A night guard, sometimes spelled “nightguard,” is a piece of hard or soft plastic or silicone molded (in some cases) to fit the shape of your teeth. Its purpose is to keep teeth from grinding into one another. A night guard is worn while sleeping and taken out in the morning. A night guard is also a popular treatment for TMJ, or temporomandibular joint disorder. Night guards are sometimes used in place of a nightly retainer, because a night guard also serves to keep the teeth in place as well as prevent grinding and clenching. Night guards are a well-known treatment for bruxism, otherwise known as tooth grinding and jaw clenching.
Night guards are horseshoe-shaped devices worn inside the mouth, over the bite and around the teeth. There are many night guards available over-the-counter, but dentists argue the only way night guards can be 100 percent effective is by getting them specially made. Custom-made night guards, however, can be very expensive. A night guard made by a dentist can range in price from $200 to over $1,000, depending on the materials used as well as the dentist’s fee for the custom work.
There are several types of night guards on the market, and most can be placed into one of two categories: hard night guards and soft night guards. Hard night guards are usually made of a hard acrylic or another hard plastic substance that is virtually unbreakable. Soft night guards are usually made of silicone or another malleable plastic, and tend to be mushy or squishy when placed between the teeth.
There are three types of prescriptions for night guards – cuspid rise, protrusive function, and no facial coverage.
- Cuspid rise: the night guard only touches and rises on the opposing cuspid, with no contact in the posterior teeth
- Protrusive function: when in protrusive motion (when sticking out the chin forwards) the opposing anterior teeth should guide forward on the night guard balanced evenly with no contact in the posterior teeth
- No facial coverage: generally means no anterior coverage on teeth 6-11 (from the right cuspid tooth to the left cuspid) sometimes 7-10 (from the right lateral incisor to the left lateral incisor)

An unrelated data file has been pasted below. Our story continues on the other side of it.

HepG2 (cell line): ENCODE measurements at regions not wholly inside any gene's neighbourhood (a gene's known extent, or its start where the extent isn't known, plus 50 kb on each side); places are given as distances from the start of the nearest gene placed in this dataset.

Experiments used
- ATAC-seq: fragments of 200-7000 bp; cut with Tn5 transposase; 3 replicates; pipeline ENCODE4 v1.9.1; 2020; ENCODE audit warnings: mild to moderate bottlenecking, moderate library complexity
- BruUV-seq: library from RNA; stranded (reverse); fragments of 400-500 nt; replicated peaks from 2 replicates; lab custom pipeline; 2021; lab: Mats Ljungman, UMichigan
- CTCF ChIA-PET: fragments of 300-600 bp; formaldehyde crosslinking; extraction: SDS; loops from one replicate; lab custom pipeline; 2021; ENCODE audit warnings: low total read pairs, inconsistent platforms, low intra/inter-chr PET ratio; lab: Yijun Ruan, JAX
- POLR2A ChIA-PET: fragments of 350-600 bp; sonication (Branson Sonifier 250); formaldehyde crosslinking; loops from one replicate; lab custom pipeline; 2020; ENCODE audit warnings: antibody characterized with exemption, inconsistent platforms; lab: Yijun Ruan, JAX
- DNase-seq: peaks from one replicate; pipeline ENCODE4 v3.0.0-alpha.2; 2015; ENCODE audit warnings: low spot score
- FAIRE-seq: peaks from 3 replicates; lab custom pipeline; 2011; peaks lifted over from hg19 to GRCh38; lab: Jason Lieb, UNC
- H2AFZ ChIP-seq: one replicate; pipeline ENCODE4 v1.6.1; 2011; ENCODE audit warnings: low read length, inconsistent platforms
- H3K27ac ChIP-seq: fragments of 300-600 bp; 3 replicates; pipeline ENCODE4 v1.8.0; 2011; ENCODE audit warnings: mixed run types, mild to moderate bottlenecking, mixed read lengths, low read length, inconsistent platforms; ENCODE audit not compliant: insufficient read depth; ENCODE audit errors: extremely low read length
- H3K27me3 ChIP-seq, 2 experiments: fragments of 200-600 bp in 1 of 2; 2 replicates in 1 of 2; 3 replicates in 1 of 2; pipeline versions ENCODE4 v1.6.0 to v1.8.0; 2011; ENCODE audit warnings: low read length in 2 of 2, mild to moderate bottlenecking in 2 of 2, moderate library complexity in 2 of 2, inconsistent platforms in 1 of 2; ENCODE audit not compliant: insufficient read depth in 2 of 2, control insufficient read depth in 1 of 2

If you want a highly effective night guard that fits perfectly, consult your dentist for a custom fit. Many soft night guards are available over-the-counter at drugstores and grocery stores. Some companies that make reliable soft night guards include SleepRight, The Doctor’s Night Guard, DenTek and Dr. Brux. SleepRight makes an adjustable night guard that is also mint- or cinnamon-flavored. Determining the right fit for you depends on how normal or abnormal your bite is. If you have had braces, you will probably have an easier time fitting into a store-bought night guard. Night guards that are comfortable and recommended for some may not be comfortable for others who have a different bite and teeth alignment.
Here’s the typically scenario of what happens when a patient goes in to get a night guard from their dentist:
- The dentist takes some putty and impression trays and takes an impression of both your upper and lower set of teeth.
- He then packs and label your impressions and mail them off to a dental laboratory. While instructing you to come back in a few weeks.
- Once the dental laboratory receives the impressions, the dental technicians proceed to pour liquid plaster into your impressions in an effort to make a mold of your teeth. They typically look like this:
4. After the mold is made, the dental technicians use a technique whereby they heat a piece of acrylic or soft laminate so it’ll form around each and every tooth, crevice, nook and turn, thus the term custom fitted night guards (mouthguards).
Some doctors recommend hard night guards because soft night guards are too easy for the teeth to clench through and play with. Other doctors state that hard mouth guards are conducive to tooth and mouth damage, and therefore soft night guards are safer in the long run. To determine which mouth guard is safest for you personally, start with a soft night guard, and if you find you are still clenching and grinding, move on to a hard night guard. If you are still clenching and grinding with a hard night guard, talk to your dentist as soon as possible.
An over-the-counter night guard has not been proven to reverse the symptoms of TMJ, bruxism, snoring or any other mouth ailment. If you are unsure about the fit of your night guard, a dentist may be able to tell you where the night guard is not fitting correctly. See a dentist if you are not feeling comfortable with your night guard, or if you think you are still grinding or clenching despite wearing the night guard regularly. Be cautious when removing the night guard. Clean your night guard nightly in mouthwash or with soapy water. Rinse thoroughly before returning the night guard to your mouth.